Seeing the strengths

This morning started the same as every weekday morning, as I prepared breakfast and sat down with our 3 little ones to eat. There were the usual discussions over who sits where, with our 3.5 year old son wanting to have his younger brother closest to him, and me explaining that there could be a bit of space between them (without him being in reach of porridge covered hands) and they would still be next to each other. After much discussion, and my porridge getting colder, I ended up putting my toes against one of the legs of my youngest boy’s highchair in a half-hearted attempt to stop it being moved. What followed left me dumbfounded.

Noticing my foot against the highchair, I saw my sons eyes light up with that ‘game on’ look, as he gave the highchair another tug, successfully moving it towards him. He grinned and said, ‘see Mum, I’m strong! You’re not because you’re a girl…’ My mouth dropped open at hearing these words come out of my beautiful little boy’s mouth. I immediately asked him a bunch of questions, ‘What do you mean I’m not strong because I’m a girl?’, ‘Where have you heard that before?’, ‘Where have you learnt that?’, ‘Have you seen it somewhere?’, as I tried to grasp some understanding of where this had come from.

He brought up a couple of things including some of the characters from his favourite TV show, saying that the character Roy, a male fire engine, was strong (as he grimaced and flexed his muscles) and that Amber, the female ambulance, ‘only drilled a hole’. I then asked him if Amber was strong, to which he replied, ‘no, she’s smart and nice’. I quickly remembered that the theme song to the show described Roy as being ‘brave and strong’, and Amber as being ‘smart and friendly’, and was blown away at how he’d drawn all these conclusions. We discussed it a bit more and then I continued to think about it as I cleaned up from breakfast. I decided to give my husband a call, out of earshot of our children, to tell him what had unfolded. He too was just as surprised as I was to hear that our son had said these words and how he’d put things together. We had a good, although brief, discussion about it and agreed that there would have to be a few more conversations about this with our boy, and his sister and brother as they got older.

There have been so many thoughts and questions running through my head since this morning. Was I so shocked because I took it personally as I consider myself a strong woman, and that I come from a line of strong women? Was I largely surprised at how he could come to such a conclusion when he would not have heard these words from us (his parents), or extended family and friends around him? How could an innocent 3.5yo have this view from just observing the world around him, including children’s TV shows? When he has commented to me before about Daddy being ‘bigger’ than Mummy, or asked if Mummy is still growing to be big like Daddy, is there more that I should have said or explained to him? And this is just the first of many of these type of discussions we are going to be having!! He’s not even in school yet!!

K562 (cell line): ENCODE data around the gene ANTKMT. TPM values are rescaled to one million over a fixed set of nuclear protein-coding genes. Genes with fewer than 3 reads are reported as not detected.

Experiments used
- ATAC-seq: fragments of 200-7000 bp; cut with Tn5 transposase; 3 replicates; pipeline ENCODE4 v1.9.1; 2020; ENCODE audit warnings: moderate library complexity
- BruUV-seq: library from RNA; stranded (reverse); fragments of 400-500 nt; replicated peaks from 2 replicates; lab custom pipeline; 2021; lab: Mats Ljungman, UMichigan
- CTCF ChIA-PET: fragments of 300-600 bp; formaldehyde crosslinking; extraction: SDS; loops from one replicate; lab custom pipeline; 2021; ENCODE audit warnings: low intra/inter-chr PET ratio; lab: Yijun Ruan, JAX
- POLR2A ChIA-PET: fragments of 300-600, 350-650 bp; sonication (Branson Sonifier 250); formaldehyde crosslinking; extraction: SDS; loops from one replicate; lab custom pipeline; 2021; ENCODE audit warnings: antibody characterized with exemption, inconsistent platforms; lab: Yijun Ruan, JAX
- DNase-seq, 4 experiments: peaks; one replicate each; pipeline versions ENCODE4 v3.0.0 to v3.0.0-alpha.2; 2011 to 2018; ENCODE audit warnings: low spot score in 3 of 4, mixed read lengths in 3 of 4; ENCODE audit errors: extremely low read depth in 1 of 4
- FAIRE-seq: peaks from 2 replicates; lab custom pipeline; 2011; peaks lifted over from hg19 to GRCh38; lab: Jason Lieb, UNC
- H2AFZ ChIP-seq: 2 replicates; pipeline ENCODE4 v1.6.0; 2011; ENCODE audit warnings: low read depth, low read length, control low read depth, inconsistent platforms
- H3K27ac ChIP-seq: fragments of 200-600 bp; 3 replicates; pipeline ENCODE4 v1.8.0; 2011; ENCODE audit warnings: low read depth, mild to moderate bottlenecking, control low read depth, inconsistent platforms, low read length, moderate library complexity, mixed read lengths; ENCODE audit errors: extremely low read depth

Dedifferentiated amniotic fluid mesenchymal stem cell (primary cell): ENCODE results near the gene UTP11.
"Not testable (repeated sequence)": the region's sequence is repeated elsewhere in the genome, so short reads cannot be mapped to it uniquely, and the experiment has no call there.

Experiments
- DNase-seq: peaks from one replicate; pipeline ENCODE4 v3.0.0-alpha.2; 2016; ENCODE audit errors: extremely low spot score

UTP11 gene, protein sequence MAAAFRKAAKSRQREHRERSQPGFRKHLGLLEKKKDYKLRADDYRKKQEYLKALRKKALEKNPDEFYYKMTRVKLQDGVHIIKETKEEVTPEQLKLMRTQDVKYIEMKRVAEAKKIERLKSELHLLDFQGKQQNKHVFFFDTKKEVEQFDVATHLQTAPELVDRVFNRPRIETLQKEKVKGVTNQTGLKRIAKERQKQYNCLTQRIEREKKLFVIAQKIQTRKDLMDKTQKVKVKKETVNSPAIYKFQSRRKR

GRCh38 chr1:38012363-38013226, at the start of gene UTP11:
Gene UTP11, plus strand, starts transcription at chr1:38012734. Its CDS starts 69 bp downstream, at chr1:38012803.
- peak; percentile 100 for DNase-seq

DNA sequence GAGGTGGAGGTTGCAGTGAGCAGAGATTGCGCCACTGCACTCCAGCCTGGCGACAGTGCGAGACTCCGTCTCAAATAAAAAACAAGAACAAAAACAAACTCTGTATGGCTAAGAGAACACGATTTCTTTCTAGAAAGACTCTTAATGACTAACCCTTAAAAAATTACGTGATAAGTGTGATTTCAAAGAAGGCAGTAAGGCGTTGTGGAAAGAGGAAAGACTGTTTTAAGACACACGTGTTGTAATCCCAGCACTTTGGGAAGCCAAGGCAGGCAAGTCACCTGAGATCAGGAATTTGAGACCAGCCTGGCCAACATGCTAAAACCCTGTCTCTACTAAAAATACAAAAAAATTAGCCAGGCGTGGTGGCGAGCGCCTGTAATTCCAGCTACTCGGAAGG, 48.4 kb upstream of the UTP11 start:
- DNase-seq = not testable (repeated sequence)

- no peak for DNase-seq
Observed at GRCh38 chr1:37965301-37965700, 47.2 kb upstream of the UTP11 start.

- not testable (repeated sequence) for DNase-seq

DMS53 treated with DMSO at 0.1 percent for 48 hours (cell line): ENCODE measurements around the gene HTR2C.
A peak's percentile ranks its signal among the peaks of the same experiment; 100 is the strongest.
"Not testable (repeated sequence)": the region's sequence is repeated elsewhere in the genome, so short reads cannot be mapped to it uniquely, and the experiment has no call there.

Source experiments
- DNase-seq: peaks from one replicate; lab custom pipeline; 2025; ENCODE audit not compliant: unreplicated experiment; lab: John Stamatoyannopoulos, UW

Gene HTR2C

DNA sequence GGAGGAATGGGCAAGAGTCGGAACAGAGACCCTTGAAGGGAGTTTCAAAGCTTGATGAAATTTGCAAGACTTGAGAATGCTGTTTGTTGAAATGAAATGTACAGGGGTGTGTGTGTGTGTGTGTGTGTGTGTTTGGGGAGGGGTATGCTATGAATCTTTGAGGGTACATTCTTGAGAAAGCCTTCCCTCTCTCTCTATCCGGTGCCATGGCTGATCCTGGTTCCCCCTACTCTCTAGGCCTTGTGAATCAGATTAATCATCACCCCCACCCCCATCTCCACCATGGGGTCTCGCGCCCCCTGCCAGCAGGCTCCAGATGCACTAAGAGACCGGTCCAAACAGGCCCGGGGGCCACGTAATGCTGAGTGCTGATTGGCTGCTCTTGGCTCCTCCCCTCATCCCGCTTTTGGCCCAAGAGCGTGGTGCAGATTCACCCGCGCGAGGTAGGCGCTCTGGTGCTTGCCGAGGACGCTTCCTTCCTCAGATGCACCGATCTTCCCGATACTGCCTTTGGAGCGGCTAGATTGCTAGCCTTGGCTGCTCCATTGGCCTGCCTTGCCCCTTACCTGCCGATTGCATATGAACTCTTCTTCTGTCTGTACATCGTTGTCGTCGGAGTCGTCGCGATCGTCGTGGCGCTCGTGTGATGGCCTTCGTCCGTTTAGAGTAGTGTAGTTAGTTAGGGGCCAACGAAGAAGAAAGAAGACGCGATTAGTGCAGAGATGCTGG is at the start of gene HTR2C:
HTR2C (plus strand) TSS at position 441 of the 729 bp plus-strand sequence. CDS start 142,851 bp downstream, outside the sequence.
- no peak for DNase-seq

What this has brought to light is just how perceptive our little ones really are (because a reminder is always good). I’ve realised that although my husband and I may consider ourselves to role-model equality, and I thought my son would see his Mum as a ‘strong’ woman, what it comes down to is our son’s perception of the word ‘strong’. To him, the word ‘strong’ means physical strength and muscles, and when you look it up in the dictionary that is the primary definition.

Although it would be easy to blame a TV show for not depicting more physically ‘strong’ female characters, or it would be easy to blame other people or things for their perceived influence, it is important to think about what we’re teaching our children in our homes and if we’re communicating enough.  This experience has highlighted that we want to be teaching our children that strength comes in different forms, not just the physical, and that you can be strong physically, emotionally, mentally, and spiritually, and that we need to make more of a point of this every day. We need to teach our sons that the differing levels of physical strength that are often present between males and females, do not mean that females are not ‘strong’, or as strong as males in totality. We need to teach our daughter that, although she may not be as physically strong as her brothers, it does not mean that she is not ‘strong’, and we need to use the word ‘strong’ more, and in more than just the physical sense. With these little changes, and anymore that we come across, we hope we can make a difference in shaping our children to see their strengths, as well as the strengths in others.